In a time when women were known for being helpless and dependent upon men, Nora did the unthinkable. Nora initially seemed like a playful, naïve child who lacked knowledge of the world around her. Nora’s secretive actions of rebellion, towards her husband, seemed to indicate that she was not as innocent or happy as she appeared. For instance, in the beginning of the play, Torvald, Nora’s husband, falls ill. Nora, unbeknownst to her husband, decided to take out a loan from Krogstad. The needs of her family provoked her defiant actions.
Is Hamlet crazy? I personally don't feel that Hamlet is crazy. I think that because the Queen didn't want to face her past with her first "true" husband, she labelled Hamlet as someone that is "mentally ill, or mad." When we had the discussion of what do we think about the topic of your parents paid one of your friends to talk to you to see if you're okay, I think we also covered some good points to defend both sides of the arguement. On one hand people were saying that what the Queen did was wrong because she shouldn't have someone to talk to her son but that she should do it for herself.
Unfortunately she made the mistake of borrowing it and forging her father's signature. This is the secret that she hides all through the play from her husband. Nora believes Helmer will try to take the blame for what she has done. She thinks he will keep being the man that takes charge and fixes all problems that may come about. What she doesn't realize at this point is that Helmer does not truly care for her the way she has brought herself to believe throughout the years of their marriage.
“Women were forced to be dependent on their husband’s for financial support” (Cruea 2). This was unfair, being a victim of discrimination and feeling forced to rely on your husband to meet financial need should have been sociably unacceptable. However, it wasn’t in this time period. “A Doll’s House” tells how Nora was left to take care of the financial responsibilities while Torvald was sick, and this situation led on to cause many problems in their marriage. Nora was unsure how to get money in this situation, made a deceitful decision, and hid it from her husband.
A wife hasn't a right to save her husband's life? I don't know much about laws, but I'm sure that somewhere in the books these things are allowed." Nora simply does not understand the ways of the world, and the final realization that she is in real danger of risking hers and her husband's reputation, and worse, makes her snap out of the childish dream she had been living. Kristine, Nora's childhood friend, is the wisdom and support Nora needs to grow up. Kristine is a woman who has been in the real world, unlike other wives of Torvald's friends.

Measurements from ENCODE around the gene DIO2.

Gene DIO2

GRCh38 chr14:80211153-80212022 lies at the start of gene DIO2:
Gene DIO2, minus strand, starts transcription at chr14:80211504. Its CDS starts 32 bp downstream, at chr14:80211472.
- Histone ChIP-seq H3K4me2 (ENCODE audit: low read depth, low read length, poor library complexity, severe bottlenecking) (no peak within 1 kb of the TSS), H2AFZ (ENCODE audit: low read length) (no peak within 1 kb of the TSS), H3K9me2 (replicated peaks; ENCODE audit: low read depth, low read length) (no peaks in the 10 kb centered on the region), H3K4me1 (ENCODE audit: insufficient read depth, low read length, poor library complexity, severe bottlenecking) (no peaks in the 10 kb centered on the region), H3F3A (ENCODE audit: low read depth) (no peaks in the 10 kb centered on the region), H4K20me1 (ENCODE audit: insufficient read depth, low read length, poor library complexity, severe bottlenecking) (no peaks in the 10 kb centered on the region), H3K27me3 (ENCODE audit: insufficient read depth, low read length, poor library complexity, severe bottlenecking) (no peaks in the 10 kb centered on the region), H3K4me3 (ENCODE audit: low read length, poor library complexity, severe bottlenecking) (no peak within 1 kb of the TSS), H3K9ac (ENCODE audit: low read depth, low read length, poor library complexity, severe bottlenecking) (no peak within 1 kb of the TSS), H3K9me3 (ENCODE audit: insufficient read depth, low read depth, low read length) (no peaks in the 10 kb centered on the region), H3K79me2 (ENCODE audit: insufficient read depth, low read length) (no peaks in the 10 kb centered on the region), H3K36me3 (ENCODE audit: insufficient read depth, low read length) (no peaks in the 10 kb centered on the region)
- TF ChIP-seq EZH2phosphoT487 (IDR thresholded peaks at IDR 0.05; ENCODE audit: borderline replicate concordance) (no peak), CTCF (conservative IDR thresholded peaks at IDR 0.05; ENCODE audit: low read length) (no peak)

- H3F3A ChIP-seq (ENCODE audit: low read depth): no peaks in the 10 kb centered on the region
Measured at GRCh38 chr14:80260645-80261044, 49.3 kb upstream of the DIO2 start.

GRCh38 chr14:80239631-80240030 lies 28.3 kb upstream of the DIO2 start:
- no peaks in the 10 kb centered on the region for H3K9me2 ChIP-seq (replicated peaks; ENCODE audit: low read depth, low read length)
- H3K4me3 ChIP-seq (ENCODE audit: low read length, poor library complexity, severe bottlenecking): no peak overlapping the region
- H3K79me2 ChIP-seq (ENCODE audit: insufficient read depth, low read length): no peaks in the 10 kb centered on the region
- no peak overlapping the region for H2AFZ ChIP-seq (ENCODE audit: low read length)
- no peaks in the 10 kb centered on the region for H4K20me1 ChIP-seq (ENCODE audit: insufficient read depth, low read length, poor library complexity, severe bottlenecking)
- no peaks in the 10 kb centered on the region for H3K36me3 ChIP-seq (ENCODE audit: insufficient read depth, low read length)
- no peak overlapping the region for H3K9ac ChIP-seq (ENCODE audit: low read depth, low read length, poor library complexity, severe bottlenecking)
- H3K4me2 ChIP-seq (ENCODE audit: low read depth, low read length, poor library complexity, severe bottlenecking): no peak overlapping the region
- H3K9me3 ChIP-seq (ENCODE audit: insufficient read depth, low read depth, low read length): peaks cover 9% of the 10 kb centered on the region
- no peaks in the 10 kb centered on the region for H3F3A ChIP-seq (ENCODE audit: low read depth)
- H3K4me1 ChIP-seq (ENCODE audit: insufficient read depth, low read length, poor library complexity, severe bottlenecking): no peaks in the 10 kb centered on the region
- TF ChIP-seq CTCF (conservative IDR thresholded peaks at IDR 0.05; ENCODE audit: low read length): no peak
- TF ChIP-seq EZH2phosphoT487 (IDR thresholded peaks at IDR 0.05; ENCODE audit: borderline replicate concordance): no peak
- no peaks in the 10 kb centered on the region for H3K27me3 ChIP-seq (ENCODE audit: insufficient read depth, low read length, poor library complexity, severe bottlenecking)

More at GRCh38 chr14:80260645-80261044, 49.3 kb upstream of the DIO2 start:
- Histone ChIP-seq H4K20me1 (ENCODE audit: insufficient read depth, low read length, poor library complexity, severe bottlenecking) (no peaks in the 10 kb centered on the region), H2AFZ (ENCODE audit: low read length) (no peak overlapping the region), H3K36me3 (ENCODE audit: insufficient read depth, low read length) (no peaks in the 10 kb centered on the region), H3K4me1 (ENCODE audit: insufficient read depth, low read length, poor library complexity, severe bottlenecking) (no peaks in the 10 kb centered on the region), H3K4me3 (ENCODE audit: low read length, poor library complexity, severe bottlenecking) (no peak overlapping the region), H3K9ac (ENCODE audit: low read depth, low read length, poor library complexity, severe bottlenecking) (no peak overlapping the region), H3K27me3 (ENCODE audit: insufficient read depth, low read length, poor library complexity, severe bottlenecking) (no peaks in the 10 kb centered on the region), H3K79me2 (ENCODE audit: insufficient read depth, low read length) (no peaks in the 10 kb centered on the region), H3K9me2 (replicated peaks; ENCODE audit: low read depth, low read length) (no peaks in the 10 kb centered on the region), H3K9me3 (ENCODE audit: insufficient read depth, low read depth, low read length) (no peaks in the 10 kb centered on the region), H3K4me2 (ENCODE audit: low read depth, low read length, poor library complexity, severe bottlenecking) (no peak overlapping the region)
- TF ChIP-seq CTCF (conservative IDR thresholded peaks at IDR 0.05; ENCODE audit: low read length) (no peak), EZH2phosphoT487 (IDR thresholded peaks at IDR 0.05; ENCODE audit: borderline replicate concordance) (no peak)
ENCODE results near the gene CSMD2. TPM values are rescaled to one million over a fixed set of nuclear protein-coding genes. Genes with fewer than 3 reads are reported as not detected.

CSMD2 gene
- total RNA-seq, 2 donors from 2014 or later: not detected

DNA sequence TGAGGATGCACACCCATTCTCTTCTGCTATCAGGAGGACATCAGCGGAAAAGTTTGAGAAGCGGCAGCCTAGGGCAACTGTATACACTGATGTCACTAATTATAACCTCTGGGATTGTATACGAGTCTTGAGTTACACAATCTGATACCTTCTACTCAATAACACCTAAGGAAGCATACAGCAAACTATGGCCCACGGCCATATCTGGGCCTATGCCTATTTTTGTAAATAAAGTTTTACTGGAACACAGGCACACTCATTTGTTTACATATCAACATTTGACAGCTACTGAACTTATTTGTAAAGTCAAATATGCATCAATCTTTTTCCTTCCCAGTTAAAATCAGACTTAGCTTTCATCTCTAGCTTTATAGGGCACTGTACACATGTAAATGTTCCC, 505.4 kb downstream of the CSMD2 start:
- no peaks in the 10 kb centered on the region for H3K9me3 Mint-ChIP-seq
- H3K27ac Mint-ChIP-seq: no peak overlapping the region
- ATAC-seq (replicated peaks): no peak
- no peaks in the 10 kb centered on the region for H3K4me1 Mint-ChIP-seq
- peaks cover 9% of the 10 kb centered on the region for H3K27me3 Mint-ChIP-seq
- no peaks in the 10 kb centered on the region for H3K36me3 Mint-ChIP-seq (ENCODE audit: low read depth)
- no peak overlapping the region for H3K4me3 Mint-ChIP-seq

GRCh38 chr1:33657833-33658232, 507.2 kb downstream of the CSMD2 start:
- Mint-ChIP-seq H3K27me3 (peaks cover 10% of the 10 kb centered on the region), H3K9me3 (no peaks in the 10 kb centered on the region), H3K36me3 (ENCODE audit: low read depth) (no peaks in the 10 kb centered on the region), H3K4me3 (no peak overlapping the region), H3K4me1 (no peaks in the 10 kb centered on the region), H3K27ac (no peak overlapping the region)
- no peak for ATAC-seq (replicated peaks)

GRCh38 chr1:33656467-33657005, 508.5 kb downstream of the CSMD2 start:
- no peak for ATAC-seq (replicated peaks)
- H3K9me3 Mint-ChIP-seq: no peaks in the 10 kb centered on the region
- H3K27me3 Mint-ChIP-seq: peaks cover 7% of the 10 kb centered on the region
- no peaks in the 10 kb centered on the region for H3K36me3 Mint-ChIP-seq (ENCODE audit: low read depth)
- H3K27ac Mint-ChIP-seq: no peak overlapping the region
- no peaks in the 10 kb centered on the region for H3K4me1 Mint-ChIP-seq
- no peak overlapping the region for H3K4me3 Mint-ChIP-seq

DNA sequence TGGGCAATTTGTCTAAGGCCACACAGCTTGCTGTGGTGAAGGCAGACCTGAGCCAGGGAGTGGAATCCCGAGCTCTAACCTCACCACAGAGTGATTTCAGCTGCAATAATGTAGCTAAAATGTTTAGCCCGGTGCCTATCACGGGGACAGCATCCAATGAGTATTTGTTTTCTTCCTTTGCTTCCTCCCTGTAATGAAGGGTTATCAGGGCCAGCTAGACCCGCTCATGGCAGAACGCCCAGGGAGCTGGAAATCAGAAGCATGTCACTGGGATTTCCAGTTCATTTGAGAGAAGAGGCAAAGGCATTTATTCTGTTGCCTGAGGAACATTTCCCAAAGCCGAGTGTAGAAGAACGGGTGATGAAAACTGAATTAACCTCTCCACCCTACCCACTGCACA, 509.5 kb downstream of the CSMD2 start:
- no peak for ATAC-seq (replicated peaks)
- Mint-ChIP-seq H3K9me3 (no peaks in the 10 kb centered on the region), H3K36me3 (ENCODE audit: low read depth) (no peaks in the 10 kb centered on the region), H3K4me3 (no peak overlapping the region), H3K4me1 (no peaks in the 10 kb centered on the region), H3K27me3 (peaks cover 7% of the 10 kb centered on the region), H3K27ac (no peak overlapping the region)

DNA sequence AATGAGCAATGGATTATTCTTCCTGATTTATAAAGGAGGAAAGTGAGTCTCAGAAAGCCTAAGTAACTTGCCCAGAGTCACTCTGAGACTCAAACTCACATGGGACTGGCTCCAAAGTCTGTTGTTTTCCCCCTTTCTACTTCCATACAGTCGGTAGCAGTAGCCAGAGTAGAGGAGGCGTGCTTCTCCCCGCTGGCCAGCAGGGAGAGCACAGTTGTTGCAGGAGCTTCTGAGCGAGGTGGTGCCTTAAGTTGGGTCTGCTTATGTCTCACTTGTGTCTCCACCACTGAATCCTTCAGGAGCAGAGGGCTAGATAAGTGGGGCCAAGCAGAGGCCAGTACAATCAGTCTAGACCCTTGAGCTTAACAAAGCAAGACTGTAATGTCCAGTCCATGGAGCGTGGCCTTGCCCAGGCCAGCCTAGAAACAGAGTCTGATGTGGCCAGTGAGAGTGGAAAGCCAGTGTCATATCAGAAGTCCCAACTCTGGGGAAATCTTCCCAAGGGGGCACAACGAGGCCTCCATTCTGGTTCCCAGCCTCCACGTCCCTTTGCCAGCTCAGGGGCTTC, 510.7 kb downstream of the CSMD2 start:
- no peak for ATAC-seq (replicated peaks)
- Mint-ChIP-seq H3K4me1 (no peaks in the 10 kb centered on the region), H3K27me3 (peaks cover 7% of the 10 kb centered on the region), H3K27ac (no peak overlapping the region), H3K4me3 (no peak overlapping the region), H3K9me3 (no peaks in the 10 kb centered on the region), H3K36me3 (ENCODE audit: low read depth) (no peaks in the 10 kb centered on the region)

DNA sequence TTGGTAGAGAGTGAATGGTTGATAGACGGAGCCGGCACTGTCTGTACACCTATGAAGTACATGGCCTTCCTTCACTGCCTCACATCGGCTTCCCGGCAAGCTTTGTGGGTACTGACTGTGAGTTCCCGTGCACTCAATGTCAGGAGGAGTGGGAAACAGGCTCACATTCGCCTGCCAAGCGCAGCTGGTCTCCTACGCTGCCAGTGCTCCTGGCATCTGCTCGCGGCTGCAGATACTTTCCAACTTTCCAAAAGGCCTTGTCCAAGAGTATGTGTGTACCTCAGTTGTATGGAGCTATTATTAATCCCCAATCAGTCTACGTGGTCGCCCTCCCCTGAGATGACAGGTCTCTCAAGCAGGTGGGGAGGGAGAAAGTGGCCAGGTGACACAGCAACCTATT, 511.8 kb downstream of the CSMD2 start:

She does this secretly so her husband does not find out (being a perfectionist and upstanding citizen he does not approve of being in debt). While the play often shows the contrast between Nora’s life and Krogstad’s and Nora’s apparent lack of empathy towards Krogstad she does actually empathize with him at times. In Act III Nora meets with Krogstad and discusses her options, few and far between though they were. Though neither of them name it, suicide is discussed and quickly shot down by Krogstad who had found himself in similar position to hers once (Ibsen, 1757). This marks one of the many occasions where Nora sees someone outside of her own troubles.
As a result, females were unable to have their writings to be successful under their name in the world of literature, while men have long been the ones who had their literature taken seriously. It was an obstacle for women to get recognition: “the publicity in women is detestable. Anonymity runs in their blood” (Woolf 367). This demonstrates that it was likely that many works written by women are either published under a man’s name or anonymously in order to have their work read and acknowledged. This displays that despite having the gift for literature, women struggled to find their writings to be given the praises they deserve.
In the end, Nora's husband, Torvald, finds out about the loan and Nora ends up leaving him. In each of these plays, Sophocles and Ibsen offer insight into the problems faced by women who are independent, stubborn, and brave. In each of these plays, the protagonist is a woman who has a very independent mindset, but is limited by society in how much she is able to do for herself. For example, after Antigone buries Polynices, she tries to defend what she did to Creon. However, he refuses to listen to her because he doesn’t want to seem like he would listen to a woman (Sophocles 37).
Macbeth rejects conformation to traditional gender roles in its portrayal of Lady Macbeth’s relationship with her husband, her morals and their effect on her actions, and her hunger for power. Her regard for Macbeth is one of low respect and beratement, an uncommon and most likely socially unacceptable attitude for a wife to have towards her spouse at the time. She often ignores morality and acts for the benefit of her husband, and subsequently herself. She is also very power-hungry and lets nothing stand in the way of her success. Lady Macbeth was a character which challenged expectations of women and feminism when it was written in the seventeenth century.
Equality in society seems like an unattainable goal, Leslie Bennetts an editor of Vanity Fair, writes “A Mother’s Day Kiss- Off” about the inequality within marriages and how it can lead to gaps in relationships. She is resentful for the out dated strict gender roles that still places women as being the sole caretaker of household responsibilities. While modern day women have full time jobs too, the lack of help coming from spouses combined with their demanding jobs makes the juggling act very difficult. An advocate of her statements is a novelist and writer of “The Myth of Co-Parenting: How It Was Supposed To Be. How It Was.” Hope Edelman.